Background: Health management or health promotion programs are limited, particularly for workers in small-sized industries.
Objectives: This study aimed to identify the 10-year cardiovascular disease (CVD) risk using the general Framingham Risk Score and examine predictors of CVD risk adjusted for age among male workers.
Methods: Routine health screening data and self-reported questionnaires were collected from 12 933 male workers in 1041 industries from 2009 to 2011 in South Korea.
Results: The proportion of high CVD risk (Framingham Risk Score >20%) was 7.1% (n = 919). Most (83.5%) subjects were manufacturing workers, engaged in manual labor, with a mean (SD) age of 42.1 (9.2) years (range, 30–70 years). Younger workers were more likely to smoke cigarettes, drink alcohol heavily, and be physically inactive. A logistic regression analysis showed that after adjusting for age, occupation type, body mass index, physical activity, and alcohol consumption were significant predictors of 10-year CVD risk.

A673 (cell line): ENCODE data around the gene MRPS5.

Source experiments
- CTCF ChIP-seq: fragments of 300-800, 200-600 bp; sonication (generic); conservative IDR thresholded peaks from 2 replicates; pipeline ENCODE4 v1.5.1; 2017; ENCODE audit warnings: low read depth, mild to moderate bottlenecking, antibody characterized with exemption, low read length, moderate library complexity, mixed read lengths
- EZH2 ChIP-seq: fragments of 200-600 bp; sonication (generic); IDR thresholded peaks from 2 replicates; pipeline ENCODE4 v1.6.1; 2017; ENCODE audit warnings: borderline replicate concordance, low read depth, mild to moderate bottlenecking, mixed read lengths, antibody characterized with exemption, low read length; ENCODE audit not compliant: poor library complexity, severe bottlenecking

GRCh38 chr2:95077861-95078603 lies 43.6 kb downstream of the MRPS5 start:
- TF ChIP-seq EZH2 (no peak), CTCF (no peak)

Conclusion: To reduce CVD risk, education regarding lifestyle modification should be emphasized for small-sized industrial workers who are overweight, physically inactive, and heavy alcohol drinkers and who work as bus or taxi drivers. Careful attention is also needed for younger workers who are a latent risk group for the development of CVD.